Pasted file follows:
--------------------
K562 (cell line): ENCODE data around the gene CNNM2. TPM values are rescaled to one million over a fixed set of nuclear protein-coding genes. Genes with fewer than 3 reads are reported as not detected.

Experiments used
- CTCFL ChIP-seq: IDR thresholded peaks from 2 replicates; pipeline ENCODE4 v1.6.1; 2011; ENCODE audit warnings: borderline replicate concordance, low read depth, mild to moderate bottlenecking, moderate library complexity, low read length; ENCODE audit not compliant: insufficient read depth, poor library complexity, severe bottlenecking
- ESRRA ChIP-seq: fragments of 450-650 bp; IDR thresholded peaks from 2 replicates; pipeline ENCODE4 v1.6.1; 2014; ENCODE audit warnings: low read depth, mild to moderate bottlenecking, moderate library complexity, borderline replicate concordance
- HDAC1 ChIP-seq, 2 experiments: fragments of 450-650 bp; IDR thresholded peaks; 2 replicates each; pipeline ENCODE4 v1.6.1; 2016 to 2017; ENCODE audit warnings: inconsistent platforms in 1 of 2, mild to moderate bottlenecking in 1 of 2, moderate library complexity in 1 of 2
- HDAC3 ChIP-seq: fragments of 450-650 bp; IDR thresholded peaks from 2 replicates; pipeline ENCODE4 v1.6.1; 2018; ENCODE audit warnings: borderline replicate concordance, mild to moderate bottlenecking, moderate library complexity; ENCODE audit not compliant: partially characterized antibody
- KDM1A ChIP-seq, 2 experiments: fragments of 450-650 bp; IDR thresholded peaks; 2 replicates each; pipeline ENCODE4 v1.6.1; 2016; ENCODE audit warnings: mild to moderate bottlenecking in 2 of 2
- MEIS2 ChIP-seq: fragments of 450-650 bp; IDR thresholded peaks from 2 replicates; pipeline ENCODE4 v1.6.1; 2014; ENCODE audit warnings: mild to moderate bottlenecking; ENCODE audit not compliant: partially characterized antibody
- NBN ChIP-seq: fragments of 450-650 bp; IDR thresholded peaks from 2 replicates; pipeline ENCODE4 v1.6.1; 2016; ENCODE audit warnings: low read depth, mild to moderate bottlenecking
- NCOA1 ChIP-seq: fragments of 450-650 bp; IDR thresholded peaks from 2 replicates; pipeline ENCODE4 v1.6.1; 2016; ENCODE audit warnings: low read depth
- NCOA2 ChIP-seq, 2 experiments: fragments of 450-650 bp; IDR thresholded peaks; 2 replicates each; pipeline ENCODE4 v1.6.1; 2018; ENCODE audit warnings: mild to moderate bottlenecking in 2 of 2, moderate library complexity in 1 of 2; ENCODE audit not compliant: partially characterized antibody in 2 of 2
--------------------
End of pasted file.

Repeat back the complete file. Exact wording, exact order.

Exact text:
K562 (cell line): ENCODE data around the gene CNNM2. TPM values are rescaled to one million over a fixed set of nuclear protein-coding genes. Genes with fewer than 3 reads are reported as not detected.

Experiments used
- CTCFL ChIP-seq: IDR thresholded peaks from 2 replicates; pipeline ENCODE4 v1.6.1; 2011; ENCODE audit warnings: borderline replicate concordance, low read depth, mild to moderate bottlenecking, moderate library complexity, low read length; ENCODE audit not compliant: insufficient read depth, poor library complexity, severe bottlenecking
- ESRRA ChIP-seq: fragments of 450-650 bp; IDR thresholded peaks from 2 replicates; pipeline ENCODE4 v1.6.1; 2014; ENCODE audit warnings: low read depth, mild to moderate bottlenecking, moderate library complexity, borderline replicate concordance
- HDAC1 ChIP-seq, 2 experiments: fragments of 450-650 bp; IDR thresholded peaks; 2 replicates each; pipeline ENCODE4 v1.6.1; 2016 to 2017; ENCODE audit warnings: inconsistent platforms in 1 of 2, mild to moderate bottlenecking in 1 of 2, moderate library complexity in 1 of 2
- HDAC3 ChIP-seq: fragments of 450-650 bp; IDR thresholded peaks from 2 replicates; pipeline ENCODE4 v1.6.1; 2018; ENCODE audit warnings: borderline replicate concordance, mild to moderate bottlenecking, moderate library complexity; ENCODE audit not compliant: partially characterized antibody
- KDM1A ChIP-seq, 2 experiments: fragments of 450-650 bp; IDR thresholded peaks; 2 replicates each; pipeline ENCODE4 v1.6.1; 2016; ENCODE audit warnings: mild to moderate bottlenecking in 2 of 2
- MEIS2 ChIP-seq: fragments of 450-650 bp; IDR thresholded peaks from 2 replicates; pipeline ENCODE4 v1.6.1; 2014; ENCODE audit warnings: mild to moderate bottlenecking; ENCODE audit not compliant: partially characterized antibody
- NBN ChIP-seq: fragments of 450-650 bp; IDR thresholded peaks from 2 replicates; pipeline ENCODE4 v1.6.1; 2016; ENCODE audit warnings: low read depth, mild to moderate bottlenecking
- NCOA1 ChIP-seq: fragments of 450-650 bp; IDR thresholded peaks from 2 replicates; pipeline ENCODE4 v1.6.1; 2016; ENCODE audit warnings: low read depth
- NCOA2 ChIP-seq, 2 experiments: fragments of 450-650 bp; IDR thresholded peaks; 2 replicates each; pipeline ENCODE4 v1.6.1; 2018; ENCODE audit warnings: mild to moderate bottlenecking in 2 of 2, moderate library complexity in 1 of 2; ENCODE audit not compliant: partially characterized antibody in 2 of 2